Bush, Iraq and the "soul" of our nation

The "will of the people" notwithstanding, Bush says the U.S. will stay in Iraq as long as he's president.

Published August 21, 2006 3:50PM (EDT)

George W. Bush said this morning that the United States must fight the ideology of al-Qaida with the ideology of a government that "responds to the will of the people."

But about the "will of the people" in the United States?

In a CNN poll conducted earlier this month, 57 percent of Americans said that the United States "should set a timetable for withdrawal by announcing that it will remove all of its troops from Iraq by a certain date." Only 40 percent said the troops should stay in Iraq "as long as necessary without setting any timetable for withdrawal."

The president and his allies in the Republican Party are doing all they can to pretend that Americans don't think that way. During an appearance on "Meet the Press" Sunday, John McCain said that "most Americans" reject the idea of setting a "date certain" for withdrawal from Iraq. And during his press conference this morning, Bush dismissed support for a troop withdrawal as an opinion held by "a lot of people in the Democratic Party."

The strategy is familiar to anyone who has been watching this White House over the last five and a half years: Marginalize and demonize, then wrap it all up in fear. Bush insisted that no one in his administration questions the "patriotism" of those who advocate a troop withdrawal, and he called the debate an "important" and "honest" one. At the same time, he insisted that the United States won't pull out of Iraq while he's president -- that's 882 more days, but who's counting? -- and he warned of grave consequences if American troops were to leave before "the job is done."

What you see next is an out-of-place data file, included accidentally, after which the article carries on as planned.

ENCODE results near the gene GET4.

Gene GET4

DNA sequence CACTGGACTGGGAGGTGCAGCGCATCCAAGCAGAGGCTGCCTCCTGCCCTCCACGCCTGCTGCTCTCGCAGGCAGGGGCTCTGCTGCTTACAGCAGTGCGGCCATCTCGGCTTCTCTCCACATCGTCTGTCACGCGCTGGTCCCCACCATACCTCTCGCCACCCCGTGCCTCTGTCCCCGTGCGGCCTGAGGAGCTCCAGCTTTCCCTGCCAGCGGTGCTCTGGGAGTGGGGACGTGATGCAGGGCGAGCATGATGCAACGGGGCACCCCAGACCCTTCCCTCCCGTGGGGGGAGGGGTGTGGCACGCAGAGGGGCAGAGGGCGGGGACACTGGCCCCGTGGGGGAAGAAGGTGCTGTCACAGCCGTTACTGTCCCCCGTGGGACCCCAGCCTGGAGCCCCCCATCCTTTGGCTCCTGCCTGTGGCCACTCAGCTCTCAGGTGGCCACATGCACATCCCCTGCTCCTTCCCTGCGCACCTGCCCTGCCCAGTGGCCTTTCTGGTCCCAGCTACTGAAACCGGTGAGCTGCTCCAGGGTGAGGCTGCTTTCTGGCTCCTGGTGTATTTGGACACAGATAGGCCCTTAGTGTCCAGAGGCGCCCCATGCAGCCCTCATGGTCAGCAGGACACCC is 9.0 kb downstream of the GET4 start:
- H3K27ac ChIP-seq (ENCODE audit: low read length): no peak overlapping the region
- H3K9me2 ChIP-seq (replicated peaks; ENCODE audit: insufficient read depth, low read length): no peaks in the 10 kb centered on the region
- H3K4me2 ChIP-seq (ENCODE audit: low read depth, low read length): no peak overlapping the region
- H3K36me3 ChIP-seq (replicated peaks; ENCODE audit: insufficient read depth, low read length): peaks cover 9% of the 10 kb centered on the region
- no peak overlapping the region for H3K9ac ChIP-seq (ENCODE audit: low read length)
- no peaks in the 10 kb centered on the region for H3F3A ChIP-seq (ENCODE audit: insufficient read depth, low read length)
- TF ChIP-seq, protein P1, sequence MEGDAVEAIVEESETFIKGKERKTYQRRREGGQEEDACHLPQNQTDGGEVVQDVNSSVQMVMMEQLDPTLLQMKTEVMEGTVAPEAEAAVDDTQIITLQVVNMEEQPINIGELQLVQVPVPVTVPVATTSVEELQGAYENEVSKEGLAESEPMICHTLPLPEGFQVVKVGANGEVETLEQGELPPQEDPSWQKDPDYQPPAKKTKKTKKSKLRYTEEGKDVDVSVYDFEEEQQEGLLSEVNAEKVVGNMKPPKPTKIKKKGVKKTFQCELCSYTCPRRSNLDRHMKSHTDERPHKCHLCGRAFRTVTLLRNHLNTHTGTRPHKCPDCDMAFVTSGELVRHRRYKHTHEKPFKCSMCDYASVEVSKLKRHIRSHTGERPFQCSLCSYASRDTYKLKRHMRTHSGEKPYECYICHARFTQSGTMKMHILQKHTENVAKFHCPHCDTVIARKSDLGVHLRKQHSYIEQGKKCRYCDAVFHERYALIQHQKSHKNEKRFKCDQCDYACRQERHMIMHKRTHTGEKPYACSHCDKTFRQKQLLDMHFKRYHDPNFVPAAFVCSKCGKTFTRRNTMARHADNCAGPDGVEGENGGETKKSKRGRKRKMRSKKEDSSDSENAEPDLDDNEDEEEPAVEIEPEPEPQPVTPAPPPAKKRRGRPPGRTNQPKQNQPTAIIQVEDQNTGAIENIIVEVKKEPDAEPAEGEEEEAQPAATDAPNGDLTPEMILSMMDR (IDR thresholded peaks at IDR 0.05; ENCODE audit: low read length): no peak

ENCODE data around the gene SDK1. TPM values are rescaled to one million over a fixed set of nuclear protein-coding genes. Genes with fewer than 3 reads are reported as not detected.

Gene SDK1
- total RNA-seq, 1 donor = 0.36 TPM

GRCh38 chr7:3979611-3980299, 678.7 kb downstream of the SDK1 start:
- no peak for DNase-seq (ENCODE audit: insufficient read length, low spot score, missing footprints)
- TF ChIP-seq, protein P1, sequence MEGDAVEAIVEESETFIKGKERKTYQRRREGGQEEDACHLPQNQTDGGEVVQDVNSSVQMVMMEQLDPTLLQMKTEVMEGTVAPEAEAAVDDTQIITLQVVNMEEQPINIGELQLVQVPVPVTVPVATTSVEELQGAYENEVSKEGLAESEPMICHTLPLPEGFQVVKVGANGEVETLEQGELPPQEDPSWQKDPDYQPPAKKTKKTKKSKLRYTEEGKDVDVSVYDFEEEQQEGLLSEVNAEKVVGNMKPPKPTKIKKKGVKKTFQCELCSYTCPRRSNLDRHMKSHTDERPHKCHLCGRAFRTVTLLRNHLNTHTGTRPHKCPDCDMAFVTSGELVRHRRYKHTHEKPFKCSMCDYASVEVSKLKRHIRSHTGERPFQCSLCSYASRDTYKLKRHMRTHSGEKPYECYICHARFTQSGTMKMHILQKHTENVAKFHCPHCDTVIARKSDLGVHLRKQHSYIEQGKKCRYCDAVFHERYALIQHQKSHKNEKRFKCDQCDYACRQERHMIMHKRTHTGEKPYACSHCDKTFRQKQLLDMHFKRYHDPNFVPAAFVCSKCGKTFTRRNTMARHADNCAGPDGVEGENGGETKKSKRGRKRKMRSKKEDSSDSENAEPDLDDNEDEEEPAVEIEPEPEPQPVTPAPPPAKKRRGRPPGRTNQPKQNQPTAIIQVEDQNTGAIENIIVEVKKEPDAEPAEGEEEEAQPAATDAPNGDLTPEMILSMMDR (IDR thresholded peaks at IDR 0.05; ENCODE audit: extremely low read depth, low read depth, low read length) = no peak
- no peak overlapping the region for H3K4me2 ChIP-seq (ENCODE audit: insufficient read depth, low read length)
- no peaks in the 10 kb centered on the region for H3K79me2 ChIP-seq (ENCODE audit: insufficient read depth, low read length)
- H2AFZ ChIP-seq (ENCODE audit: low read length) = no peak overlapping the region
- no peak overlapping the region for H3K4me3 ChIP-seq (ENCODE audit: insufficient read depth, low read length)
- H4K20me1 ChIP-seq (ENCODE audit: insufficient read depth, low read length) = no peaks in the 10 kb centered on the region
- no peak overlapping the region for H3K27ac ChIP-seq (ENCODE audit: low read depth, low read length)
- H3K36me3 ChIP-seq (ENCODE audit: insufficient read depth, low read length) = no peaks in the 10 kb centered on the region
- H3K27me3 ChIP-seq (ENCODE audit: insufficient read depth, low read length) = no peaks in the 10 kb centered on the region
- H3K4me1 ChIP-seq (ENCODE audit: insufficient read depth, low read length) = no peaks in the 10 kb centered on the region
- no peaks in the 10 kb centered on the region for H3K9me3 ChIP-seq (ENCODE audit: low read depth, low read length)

We didn't hear the president say "stay the course" or "stand up, stand down," today. The new mantra -- the only one he can have at this late date -- seems to be "it could be worse." "If you think it's bad now," Bush said at one point, "imagine what it would look like" if the United States left before the Iraqi government can impose stability on its country. There would be chaos in Iraq, instability in the Middle East and the threat of terrorism back home.

And things would be different how?

Bush has to know that his words ring hollow. He has to know that he has lost the American people, at least when it comes to his war. But unprepared to acknowledged the disaster he has created, the president suggested today that the problem is ours, not his. "If we ever give up" on Iraq, he said, "we will have lost our soul as a nation."

By Tim Grieve

Tim Grieve is a senior writer and the author of Salon's War Room blog.

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